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Anastasiades refers controversial education law to Supreme Court

Kindergarten, children, primary school, education law

President Nicos Anastasiades on Monday decided to refer the contentious law that deals with pre-primary education to the Supreme Court.

The law has seen much back and forth between MPs, the education minister, parents and also private nurseries which said a law like this has no place in a progressive democratic society.

One of the consequences of this law is that the provisions which were added to the law would make it impossible for the Cyprus-Tomorrow plan to be utilised, the president said.

As a result, €12.2 million in funding from the EU Commission, set to help thousands of beneficiaries, would be lost.

Detailing the reasons why he is sending the law to the Supreme Court, Anastasiades said there were two.

“The way the law was authored and voted through from parliament prevents citizens from having the choice to send their children to a public or private school.”

Secondly, the provisions of the law create difficulties for registering children in pre-primary school for the year 2023-2024 and 2024-2025.

The law means compulsory preschool will start for children aged four years, rather than the current four years and eight months. This law provided the change would be implemented over the coming three school years.

Last week, Education Minister Prodromos Prodromou said the law was unconstitutional and virtually impracticable.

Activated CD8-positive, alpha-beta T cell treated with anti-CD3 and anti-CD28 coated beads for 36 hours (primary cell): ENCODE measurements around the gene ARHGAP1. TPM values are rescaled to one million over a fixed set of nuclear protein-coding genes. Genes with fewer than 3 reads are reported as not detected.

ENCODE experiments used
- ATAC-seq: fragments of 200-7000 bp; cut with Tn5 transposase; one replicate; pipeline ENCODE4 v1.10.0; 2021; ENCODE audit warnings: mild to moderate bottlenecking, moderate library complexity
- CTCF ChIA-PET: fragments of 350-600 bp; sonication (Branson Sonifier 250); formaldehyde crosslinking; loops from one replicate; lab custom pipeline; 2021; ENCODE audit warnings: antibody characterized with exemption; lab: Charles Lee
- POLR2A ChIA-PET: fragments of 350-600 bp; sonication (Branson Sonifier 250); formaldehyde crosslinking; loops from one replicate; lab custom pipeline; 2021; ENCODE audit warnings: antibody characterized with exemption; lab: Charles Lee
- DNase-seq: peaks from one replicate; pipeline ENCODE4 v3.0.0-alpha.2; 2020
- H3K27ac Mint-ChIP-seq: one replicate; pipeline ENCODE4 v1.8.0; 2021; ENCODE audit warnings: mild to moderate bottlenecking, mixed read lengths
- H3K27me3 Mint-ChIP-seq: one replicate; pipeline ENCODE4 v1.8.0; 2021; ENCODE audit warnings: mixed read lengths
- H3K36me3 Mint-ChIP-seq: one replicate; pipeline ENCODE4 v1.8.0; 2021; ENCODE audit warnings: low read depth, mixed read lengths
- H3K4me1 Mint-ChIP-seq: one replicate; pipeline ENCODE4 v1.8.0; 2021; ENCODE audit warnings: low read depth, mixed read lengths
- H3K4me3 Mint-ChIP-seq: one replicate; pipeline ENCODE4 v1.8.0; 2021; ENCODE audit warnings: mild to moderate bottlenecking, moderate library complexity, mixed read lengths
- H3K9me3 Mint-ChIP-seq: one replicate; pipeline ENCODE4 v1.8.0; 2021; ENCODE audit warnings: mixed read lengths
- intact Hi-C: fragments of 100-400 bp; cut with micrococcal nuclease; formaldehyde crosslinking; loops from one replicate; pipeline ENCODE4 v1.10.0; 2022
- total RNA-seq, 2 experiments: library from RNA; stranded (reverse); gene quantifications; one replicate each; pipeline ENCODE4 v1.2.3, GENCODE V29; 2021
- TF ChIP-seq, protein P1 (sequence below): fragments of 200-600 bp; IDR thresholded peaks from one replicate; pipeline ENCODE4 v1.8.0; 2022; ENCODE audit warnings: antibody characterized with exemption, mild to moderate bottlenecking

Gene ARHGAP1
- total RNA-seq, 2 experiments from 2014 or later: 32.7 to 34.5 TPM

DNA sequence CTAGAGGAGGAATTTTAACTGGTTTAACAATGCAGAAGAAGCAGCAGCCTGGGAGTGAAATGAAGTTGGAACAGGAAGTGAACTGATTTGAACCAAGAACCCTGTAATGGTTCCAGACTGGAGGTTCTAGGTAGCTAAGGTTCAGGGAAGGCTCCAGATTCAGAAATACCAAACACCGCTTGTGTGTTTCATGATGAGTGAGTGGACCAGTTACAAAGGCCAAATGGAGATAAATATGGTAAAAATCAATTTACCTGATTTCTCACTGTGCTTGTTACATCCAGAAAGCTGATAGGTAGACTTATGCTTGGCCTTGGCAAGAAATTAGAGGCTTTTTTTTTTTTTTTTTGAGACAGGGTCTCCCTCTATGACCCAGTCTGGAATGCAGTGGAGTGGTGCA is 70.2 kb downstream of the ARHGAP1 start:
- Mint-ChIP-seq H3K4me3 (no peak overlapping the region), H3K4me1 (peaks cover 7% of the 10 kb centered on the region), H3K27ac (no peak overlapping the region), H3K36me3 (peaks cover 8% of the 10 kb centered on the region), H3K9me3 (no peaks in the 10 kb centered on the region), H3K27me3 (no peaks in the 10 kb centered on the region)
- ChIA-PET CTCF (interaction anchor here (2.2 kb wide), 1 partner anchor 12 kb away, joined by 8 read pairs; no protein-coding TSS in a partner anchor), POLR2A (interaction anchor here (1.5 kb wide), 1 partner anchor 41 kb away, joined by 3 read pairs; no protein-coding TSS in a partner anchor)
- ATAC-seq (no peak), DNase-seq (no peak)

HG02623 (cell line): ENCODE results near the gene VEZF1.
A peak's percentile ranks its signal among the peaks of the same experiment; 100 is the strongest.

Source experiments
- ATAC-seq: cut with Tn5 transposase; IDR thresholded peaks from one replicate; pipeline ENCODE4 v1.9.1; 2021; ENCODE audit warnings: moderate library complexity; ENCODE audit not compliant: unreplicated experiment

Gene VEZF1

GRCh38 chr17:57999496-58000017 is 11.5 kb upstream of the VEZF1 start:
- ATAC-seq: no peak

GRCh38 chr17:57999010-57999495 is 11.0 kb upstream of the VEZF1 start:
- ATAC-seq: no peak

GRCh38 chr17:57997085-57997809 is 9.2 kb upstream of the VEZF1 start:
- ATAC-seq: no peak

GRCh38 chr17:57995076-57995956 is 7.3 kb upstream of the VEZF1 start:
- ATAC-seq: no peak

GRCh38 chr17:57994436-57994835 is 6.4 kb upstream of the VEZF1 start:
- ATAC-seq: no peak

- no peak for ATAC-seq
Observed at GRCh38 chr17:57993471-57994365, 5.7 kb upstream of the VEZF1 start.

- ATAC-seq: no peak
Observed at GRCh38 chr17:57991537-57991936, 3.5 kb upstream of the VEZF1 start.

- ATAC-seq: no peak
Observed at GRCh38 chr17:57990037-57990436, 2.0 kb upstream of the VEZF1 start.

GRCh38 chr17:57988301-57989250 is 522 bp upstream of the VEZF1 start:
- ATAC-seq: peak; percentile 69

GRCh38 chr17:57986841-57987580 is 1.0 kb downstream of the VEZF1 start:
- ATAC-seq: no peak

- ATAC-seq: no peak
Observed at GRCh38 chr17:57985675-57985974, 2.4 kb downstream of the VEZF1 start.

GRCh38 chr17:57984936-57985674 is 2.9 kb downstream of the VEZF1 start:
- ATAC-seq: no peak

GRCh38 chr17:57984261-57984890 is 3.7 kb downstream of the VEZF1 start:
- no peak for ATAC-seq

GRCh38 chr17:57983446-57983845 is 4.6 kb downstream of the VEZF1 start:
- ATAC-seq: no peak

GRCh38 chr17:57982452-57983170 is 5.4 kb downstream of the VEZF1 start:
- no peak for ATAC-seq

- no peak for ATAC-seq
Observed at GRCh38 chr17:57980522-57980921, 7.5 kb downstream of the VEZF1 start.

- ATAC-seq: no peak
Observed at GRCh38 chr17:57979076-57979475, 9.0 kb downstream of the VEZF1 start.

Anastasiades sent it back to parliament, however his motion to amend the law was rejected. It is now in the hands of the Supreme Court to decree its constitutionality.

Confusion came to the fore over how exactly this plan will be implemented, with some unions proposing that new classrooms should be built, even if these are prefab, while others suggested that the private preschools should be taken over by the state.

The Cyprus private preschools association (Sipek) said parents should have every right to choose to send their children to a private nursery or kindergarten if they wish, and the move from MPs to prevent this by the contentious law on preschool education raises more questions than answers.

The Federation of Employers and Industrialists (Oev) said that the deprivation of the parents’ rights to choose a private nursery or preschool for their children is “unjustified, unfair and harmful.”

“In no modern and privileged state is the compulsory schooling of children only in public institutions, at any level of compulsory education, imposed by law,” Oev said.

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